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A wet food question... is it calories or carbs that matter?

post #1 of 8
Thread Starter 
For those who have cats who have lost weight on wet food, is it the calories or the carbs? My cat can not be on any of the prescription weight loss foods because of allergies (poultry). She's doing well on Lamaderm wet (1 5.5 oz can) with aprox 1 tbs of Solid Gold. She's also 15 pds and I'm worried she's going to gain. She used to eat more dry, but i'm feeding her more wet since she gained so much weight from eating a cheaper grain formula food. My only question is... the wet food is really packed with meat and has a lot of calories (210Kcal per can), but it only has 4.6 carbs. I know that so many "diet" foods are low calories and fat, but I've also heard that canned diets of high protein are just as good at helping to lose weight. Anyone have any insights? I guess the calories are my main concern...
post #2 of 8
I would assume it would be just like people - its really only the calories that matter in losing weight. Yes, low carb diets will cause people to lose weight, as will low fat diets. However, if you eat too much of either, you still gain weight. So, its controlling the portion size and calories that will probably be your best bet for your kitty. Good luck!
post #3 of 8
It is the calories you should look at. If you know the kcals per can, the weight of your cat, and the ideal weight of your cat, you can even figure out exactly how much to feed to get to that end result. There are several formulas out there. I am sure you could even find one online.
post #4 of 8
There's a vet that has a weekly column in the newspapers that claims that cats on a diet of only dry food will develop diabetes from all the carbs.
post #5 of 8
Thread Starter 
I've read that high carb foods can contribute to diabetes too, I was feeding the cats about 2/3 dry 1/3 wet, but now they are getting mostly wet. I do wonder though about the protein level and how it effects the kidneys though. It seems that either way there is something that can go wrong I can tell you that for the past few days since they have been eating mostly wet food the kitty stools have been about 1/2 the size they were when they were eating mostly dry food and Mabel who has always been a puker hasn't puked yet.
post #6 of 8
Calories are what's most important but (IMO)I think weight loss can be achieved best with lower calories and lower carbs. High protein does not *cause* kidney problems so I would'nt worry about that unless your cat already has existing kidney problems.

Here is some more info. for you on obesity in cats and carbs:
Timely Topics in Nutrition
The carnivore connection to nutrition in cats
Debra L. Zoran, DVM, PhD, DACVIM
"Obesity in Cats
Although figures vary, it is estimated that 25 to 33% of cats are overweight or substantially obese.38 In fact, obesity is the most common nutritional disorder in dogs and cats in the United States. There are a large number of factors that contribute to this problem, including sex (sexually intact vs neutered; male vs female), age, activity (indoor vs outdoor), and feeding style (meal feeding vs free choice).39 Neutered male and female animals require fewer calories (estimates of 25 to 30%) for maintenance than sexually intact animals.40 It has also been suggested that neutering may increase food intake, especially in male cats, and result in disordered leptin control of body fat mass.c Furthermore, many people prefer to feed their cats dry food that is available free choice. Active cats with a thin body condition that effectively self-regulate their intake may be fed food free choice. However, many inactive cats cannot be fed this way, because they tend to overeat as a result of the increased amount of fat and palatability of commercially available foods. There are a variety of possible explanations for obesity in pet cats, including hormonal changes (eg, neutering), boredom (eg, indoor cats), type of diet (eg, dry CHO-based food), inactivity (eg, decreased energy expenditure), or simple overfeeding. However, although a combination of these factors is likely to be important in the development of obesity, the role of diet in this problem is increasingly being scrutinized. Regardless of the cause, obese cats have many health issues, such as development of diabetes mellitus, joint disturbances or lameness, development of feline lower urinary tract disease, IHL, and nonallergic skin conditions.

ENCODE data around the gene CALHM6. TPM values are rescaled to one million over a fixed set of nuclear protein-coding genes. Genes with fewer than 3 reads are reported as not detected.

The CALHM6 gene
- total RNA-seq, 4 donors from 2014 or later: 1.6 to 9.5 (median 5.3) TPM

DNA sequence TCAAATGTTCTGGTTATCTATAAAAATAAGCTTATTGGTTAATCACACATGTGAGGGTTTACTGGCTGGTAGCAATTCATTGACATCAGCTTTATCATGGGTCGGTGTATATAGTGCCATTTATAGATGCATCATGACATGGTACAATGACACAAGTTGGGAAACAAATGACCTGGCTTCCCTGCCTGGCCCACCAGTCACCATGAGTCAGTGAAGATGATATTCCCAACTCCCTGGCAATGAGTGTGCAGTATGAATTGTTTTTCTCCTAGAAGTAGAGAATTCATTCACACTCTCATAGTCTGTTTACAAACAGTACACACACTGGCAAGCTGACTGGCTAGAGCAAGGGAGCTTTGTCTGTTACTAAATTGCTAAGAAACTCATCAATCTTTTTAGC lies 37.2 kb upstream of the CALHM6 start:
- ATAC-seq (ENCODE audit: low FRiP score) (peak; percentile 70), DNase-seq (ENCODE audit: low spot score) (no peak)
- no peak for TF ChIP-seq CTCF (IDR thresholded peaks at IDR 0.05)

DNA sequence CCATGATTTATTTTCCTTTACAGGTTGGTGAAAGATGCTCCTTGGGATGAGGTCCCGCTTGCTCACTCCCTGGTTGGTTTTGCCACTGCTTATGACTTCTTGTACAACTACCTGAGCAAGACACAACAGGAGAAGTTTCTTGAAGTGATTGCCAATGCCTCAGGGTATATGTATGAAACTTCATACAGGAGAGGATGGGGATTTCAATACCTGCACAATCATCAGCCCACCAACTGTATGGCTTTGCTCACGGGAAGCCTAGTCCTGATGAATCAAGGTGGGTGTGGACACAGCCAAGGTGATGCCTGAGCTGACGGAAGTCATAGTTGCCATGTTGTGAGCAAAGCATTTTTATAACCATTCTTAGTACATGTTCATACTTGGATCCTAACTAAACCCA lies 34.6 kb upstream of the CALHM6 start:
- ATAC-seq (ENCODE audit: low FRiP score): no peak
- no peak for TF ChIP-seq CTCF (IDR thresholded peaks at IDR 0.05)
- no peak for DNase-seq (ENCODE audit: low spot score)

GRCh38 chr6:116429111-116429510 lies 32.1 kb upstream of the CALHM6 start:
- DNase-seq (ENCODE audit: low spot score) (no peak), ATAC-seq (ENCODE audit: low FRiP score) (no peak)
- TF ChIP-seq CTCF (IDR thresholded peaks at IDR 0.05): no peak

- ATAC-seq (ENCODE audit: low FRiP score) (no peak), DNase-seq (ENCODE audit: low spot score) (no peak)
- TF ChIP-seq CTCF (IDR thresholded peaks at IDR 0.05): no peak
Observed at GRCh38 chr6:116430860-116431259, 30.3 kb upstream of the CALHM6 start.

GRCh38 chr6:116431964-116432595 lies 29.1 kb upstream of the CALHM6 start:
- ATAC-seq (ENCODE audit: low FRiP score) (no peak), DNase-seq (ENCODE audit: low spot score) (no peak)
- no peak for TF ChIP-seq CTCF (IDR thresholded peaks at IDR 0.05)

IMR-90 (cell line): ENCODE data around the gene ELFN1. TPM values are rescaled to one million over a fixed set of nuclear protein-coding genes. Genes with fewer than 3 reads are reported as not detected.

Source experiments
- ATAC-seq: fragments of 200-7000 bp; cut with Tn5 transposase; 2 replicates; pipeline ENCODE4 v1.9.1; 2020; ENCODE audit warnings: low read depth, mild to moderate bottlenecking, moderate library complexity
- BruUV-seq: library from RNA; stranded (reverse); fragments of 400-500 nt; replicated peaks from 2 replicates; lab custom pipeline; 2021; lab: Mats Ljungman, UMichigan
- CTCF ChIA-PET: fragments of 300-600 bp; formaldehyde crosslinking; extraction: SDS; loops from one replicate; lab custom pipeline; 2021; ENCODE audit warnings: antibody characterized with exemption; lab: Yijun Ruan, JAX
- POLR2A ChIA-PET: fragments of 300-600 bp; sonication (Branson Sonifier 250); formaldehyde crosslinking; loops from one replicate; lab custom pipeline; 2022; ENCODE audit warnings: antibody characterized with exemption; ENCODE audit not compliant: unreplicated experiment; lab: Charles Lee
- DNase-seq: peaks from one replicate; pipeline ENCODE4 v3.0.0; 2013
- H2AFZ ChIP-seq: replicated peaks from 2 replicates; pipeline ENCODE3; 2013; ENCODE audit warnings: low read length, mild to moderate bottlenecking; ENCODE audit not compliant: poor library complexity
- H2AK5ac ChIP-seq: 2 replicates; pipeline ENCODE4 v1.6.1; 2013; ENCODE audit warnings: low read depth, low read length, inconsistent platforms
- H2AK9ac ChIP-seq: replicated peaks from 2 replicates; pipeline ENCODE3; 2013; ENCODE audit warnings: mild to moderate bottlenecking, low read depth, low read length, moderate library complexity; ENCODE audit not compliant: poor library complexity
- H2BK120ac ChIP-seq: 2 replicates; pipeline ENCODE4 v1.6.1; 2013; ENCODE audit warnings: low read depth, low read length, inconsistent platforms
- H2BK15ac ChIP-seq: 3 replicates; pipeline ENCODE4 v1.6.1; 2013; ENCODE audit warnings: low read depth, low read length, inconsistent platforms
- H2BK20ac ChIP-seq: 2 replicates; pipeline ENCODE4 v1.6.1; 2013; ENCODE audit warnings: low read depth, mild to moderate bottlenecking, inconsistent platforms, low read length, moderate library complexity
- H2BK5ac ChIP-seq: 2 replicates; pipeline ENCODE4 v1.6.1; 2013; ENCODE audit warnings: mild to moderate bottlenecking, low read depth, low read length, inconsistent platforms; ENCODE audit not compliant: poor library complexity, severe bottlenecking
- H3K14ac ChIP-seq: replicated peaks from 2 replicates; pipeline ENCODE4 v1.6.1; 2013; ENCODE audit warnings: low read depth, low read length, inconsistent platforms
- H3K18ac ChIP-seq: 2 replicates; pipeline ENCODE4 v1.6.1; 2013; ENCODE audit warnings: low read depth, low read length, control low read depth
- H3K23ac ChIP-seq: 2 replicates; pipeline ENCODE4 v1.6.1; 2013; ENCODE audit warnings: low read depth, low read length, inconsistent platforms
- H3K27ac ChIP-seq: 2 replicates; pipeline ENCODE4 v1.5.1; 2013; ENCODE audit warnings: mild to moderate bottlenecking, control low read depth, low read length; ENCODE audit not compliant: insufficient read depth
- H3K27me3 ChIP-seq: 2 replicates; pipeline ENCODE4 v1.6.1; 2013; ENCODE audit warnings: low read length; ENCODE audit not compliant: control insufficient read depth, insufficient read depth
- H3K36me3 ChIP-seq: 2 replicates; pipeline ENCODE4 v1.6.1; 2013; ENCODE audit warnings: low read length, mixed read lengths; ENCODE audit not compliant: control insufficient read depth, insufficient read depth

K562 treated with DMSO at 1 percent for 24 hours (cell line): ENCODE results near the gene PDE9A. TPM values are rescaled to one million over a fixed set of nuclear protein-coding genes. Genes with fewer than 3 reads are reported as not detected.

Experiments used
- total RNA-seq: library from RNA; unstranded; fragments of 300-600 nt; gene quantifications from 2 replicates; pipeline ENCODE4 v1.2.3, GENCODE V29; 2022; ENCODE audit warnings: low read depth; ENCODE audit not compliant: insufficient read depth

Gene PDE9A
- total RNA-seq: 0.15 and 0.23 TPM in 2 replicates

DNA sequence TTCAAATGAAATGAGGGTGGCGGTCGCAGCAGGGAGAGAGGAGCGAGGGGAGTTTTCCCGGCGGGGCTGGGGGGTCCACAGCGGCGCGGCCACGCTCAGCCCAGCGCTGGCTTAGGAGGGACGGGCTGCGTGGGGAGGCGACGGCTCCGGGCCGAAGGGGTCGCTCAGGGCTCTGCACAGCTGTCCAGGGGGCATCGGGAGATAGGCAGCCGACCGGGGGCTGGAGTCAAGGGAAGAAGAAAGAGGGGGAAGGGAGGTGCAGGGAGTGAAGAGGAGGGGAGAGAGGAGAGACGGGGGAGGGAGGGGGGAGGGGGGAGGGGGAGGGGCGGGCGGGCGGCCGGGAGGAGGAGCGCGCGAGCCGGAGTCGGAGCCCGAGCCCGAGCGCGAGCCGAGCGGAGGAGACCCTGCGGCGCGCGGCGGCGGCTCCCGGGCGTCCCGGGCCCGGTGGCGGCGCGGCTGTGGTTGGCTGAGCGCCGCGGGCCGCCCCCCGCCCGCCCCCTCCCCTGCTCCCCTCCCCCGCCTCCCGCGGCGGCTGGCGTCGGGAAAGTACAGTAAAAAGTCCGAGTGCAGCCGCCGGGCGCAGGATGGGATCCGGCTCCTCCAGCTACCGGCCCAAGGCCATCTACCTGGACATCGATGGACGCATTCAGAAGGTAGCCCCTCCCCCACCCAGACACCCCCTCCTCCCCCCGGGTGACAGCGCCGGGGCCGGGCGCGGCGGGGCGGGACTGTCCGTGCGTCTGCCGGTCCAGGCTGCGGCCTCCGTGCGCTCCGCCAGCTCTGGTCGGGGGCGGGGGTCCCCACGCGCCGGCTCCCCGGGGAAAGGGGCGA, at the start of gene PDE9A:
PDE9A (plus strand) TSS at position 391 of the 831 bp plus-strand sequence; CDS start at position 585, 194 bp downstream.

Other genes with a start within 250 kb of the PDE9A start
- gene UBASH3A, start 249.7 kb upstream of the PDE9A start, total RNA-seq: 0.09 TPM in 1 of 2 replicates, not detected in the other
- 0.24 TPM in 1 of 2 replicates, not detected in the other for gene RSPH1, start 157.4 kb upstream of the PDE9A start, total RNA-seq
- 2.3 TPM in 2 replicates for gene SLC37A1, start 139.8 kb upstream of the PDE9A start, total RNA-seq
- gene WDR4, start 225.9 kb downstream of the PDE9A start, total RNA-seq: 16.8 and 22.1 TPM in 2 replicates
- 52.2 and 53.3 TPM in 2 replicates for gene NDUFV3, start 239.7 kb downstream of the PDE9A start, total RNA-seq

One dietary factor that is receiving increased attention in obese cats is the role of CHO-dense diets. Cats housed exclusively indoors and consuming energy-dense, high-starch, dry foods are provided with more energy than they can effectively use. Any dietary CHO not used for energy is converted and stored as fat. Diets that are severely restricted for energy (eg, traditional low-fat, high-fiber, weight-loss diets) may result in weight loss, but it is often to the detriment of lean body mass.41,d Many of these diets contain high concentrations (> 15%) of insoluble fiber, which increases fecal bulk and volume, potentially increases fecal water loss (eg, increase risk of dehydration in cats not consuming an adequate quantity of water), and has detrimental effects on nutrient (eg, protein) digestibility.42,43 Ultimately, successful weight loss requires maintenance of lean body mass, because lean body mass is the major determinant of basal energy metabolism and is a major influence on whether weight is regained.44